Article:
Poverty and Growth in the WAEMU after the 1994 Devaluation
This paper brings out that poverty increased massively in the wake of the 1994 devaluation of the CFA franc, despite a significant recovery of economic growth. Although this increase affected all the social groups, it fell mostly on the urban poor. An analytical model is presented, which explains this puzzle by the stratification of the labour market, assuming that the formal sector workers are at the same time the investors in the informal sector. Then, capital intensity in the latter increases as the former anticipate the cut in formal sector wages that the long-awaited devaluation brings about. Ex post, they run down their assets for consumption-smoothing purposes, thus de-capitalising the informal sector firms, with a negative impact on incomes in the (urban) informal sector. Copyright 2004, Oxford University Press.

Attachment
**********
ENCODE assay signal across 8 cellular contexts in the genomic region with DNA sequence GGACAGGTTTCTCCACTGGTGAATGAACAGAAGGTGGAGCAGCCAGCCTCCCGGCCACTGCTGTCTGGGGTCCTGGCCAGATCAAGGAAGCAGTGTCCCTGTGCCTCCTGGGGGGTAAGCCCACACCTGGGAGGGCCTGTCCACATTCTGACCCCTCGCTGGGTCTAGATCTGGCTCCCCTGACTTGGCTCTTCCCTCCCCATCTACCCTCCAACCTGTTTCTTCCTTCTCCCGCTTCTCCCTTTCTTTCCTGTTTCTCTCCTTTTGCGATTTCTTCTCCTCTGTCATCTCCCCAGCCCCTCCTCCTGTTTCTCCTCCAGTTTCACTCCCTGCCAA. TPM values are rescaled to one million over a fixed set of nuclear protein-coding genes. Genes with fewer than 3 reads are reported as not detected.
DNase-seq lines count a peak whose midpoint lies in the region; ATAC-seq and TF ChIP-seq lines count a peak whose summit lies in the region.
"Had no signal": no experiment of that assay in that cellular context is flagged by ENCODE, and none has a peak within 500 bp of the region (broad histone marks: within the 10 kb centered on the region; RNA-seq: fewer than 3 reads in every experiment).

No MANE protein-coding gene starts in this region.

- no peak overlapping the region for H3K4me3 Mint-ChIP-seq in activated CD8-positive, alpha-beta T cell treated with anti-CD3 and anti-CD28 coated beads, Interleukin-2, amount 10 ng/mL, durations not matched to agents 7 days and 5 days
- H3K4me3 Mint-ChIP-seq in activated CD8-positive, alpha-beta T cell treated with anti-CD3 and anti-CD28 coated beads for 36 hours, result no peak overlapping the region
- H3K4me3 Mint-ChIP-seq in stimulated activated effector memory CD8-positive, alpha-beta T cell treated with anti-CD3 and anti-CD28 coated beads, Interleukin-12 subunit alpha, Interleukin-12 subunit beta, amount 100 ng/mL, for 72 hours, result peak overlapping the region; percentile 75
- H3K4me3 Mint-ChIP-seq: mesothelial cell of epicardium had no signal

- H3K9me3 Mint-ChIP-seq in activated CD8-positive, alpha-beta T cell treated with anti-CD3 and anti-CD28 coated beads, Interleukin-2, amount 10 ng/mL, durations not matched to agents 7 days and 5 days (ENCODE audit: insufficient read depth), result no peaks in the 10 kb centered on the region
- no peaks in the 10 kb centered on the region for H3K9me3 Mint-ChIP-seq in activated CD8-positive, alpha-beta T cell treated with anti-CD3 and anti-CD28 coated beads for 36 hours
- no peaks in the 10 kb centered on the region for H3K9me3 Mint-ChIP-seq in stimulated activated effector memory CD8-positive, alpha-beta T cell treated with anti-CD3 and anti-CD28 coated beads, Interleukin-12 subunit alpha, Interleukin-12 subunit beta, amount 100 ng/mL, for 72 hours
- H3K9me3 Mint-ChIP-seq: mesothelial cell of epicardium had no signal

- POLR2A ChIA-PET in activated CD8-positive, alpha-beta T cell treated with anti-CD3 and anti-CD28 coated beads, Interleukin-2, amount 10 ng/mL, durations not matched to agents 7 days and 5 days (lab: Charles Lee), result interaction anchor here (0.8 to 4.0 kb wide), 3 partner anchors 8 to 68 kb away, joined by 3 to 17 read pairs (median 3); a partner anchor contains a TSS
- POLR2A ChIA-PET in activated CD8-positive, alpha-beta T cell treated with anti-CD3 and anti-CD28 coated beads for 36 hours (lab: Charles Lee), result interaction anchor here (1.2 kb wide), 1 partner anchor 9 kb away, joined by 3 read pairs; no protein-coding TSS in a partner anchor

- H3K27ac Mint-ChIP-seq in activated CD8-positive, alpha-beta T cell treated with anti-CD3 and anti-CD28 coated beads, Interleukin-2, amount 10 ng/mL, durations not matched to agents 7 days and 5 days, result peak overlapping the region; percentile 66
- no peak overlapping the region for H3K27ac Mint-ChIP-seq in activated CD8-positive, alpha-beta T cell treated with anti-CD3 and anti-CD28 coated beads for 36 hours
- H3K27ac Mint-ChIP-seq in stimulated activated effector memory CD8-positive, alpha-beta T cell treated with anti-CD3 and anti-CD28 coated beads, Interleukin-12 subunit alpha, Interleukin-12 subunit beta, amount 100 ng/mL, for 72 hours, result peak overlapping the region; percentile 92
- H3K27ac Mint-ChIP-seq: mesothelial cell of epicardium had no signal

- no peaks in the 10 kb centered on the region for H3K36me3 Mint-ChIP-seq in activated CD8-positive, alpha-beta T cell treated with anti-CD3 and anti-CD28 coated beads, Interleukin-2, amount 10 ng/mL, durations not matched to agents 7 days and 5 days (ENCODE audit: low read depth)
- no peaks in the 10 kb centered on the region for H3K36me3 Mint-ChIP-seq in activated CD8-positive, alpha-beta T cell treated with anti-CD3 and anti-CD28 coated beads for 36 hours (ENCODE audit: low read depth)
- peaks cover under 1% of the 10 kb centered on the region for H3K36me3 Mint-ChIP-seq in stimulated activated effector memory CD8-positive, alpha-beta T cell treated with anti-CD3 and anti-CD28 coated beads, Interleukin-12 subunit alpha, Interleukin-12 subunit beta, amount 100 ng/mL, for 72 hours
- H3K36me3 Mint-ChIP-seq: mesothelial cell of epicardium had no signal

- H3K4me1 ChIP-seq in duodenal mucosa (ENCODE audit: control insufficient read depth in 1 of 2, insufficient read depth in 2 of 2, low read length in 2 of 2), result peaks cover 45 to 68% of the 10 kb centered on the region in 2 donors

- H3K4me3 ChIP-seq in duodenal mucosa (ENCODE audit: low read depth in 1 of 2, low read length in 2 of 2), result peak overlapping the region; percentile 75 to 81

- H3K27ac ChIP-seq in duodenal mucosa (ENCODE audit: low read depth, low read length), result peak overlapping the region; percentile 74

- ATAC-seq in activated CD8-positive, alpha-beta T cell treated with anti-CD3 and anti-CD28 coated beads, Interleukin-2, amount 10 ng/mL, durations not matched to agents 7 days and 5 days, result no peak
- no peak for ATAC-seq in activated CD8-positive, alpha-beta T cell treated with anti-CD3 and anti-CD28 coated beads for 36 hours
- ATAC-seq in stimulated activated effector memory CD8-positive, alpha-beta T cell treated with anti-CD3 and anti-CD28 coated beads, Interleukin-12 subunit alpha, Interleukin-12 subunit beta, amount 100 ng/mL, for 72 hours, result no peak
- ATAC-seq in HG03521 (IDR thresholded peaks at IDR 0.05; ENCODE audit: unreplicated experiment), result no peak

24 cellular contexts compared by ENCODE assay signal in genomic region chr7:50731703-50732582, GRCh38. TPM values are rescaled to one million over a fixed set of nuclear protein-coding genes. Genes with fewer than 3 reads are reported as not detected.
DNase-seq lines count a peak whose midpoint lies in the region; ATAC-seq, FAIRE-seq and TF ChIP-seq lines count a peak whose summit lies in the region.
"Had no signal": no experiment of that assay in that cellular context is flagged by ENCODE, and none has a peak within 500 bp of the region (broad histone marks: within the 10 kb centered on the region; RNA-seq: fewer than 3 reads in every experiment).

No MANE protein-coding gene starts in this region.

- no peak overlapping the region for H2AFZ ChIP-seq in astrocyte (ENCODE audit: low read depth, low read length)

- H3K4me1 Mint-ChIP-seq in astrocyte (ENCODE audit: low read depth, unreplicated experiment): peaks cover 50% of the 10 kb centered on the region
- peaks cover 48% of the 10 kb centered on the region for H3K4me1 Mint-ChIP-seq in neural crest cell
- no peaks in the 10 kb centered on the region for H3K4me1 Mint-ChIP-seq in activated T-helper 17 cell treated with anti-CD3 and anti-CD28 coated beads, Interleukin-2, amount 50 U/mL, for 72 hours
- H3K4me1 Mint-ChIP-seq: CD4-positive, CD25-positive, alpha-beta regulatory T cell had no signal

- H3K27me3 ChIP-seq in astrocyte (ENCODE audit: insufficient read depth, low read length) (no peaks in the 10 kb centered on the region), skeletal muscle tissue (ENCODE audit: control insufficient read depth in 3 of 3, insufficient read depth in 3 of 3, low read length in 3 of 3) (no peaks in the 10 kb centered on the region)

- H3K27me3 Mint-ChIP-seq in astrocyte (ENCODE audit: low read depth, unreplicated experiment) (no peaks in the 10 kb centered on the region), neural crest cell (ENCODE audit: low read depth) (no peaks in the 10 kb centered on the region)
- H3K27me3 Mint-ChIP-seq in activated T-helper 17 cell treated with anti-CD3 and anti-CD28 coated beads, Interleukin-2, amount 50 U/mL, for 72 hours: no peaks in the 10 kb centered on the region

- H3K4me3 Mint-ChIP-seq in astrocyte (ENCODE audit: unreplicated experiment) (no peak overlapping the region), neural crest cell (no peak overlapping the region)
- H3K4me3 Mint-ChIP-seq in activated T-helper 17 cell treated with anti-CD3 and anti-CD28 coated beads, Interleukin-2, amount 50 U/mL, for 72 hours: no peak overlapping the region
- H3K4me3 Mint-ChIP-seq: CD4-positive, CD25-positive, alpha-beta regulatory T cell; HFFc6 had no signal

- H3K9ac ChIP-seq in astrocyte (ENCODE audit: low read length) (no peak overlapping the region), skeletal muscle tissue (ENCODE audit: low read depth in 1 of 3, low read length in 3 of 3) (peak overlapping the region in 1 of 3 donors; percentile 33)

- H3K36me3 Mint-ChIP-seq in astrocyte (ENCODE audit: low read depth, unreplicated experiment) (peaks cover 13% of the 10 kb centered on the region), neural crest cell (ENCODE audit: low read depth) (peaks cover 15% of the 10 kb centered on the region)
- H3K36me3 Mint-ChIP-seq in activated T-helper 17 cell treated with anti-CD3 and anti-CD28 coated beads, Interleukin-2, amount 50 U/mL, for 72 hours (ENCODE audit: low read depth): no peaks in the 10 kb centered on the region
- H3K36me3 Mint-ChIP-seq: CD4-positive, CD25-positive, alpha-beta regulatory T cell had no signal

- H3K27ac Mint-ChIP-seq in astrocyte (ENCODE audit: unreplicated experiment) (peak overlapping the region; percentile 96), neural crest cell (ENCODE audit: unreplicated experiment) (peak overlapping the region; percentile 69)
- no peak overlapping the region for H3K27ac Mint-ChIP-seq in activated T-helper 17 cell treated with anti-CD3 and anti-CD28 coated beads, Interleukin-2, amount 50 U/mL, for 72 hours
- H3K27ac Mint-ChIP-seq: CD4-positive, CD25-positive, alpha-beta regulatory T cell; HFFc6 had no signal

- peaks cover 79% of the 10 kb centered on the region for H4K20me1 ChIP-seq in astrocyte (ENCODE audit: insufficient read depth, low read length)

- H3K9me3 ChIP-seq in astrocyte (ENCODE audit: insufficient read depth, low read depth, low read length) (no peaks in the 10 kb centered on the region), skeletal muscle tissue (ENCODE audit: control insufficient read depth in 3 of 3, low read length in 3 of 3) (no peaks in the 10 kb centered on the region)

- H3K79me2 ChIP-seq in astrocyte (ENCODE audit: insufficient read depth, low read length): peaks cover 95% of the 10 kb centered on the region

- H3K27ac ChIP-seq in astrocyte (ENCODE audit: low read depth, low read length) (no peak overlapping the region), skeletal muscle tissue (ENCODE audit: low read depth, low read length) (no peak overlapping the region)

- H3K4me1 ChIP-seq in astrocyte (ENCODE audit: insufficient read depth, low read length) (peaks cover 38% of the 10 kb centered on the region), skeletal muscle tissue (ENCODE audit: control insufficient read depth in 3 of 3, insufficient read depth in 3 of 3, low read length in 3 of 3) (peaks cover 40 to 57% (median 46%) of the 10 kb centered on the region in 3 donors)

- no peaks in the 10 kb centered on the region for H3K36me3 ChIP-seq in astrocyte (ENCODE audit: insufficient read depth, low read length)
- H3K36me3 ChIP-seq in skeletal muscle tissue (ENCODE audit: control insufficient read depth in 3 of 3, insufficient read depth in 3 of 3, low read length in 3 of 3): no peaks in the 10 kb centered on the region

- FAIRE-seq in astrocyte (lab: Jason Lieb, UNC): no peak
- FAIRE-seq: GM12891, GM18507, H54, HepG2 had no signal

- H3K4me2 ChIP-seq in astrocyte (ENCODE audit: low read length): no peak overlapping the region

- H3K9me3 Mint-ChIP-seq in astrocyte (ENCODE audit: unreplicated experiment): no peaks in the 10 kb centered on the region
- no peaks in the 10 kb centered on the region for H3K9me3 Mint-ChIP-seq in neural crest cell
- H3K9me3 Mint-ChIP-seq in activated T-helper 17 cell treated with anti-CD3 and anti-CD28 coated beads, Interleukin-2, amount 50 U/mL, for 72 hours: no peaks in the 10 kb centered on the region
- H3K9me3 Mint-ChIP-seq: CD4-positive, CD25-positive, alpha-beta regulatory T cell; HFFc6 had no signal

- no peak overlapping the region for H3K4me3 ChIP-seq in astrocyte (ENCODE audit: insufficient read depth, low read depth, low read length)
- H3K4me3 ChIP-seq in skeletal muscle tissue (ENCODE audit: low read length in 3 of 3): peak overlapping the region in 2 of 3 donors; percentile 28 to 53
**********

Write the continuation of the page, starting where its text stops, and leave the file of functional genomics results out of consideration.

(This abstract was borrowed from another version of this item.)
|Date of creation:||2003|
|Date of revision:|
|Publication status:||Published in Journal of African Economies, vol. 13, n°4, décembre 2004, p. 536-562.|
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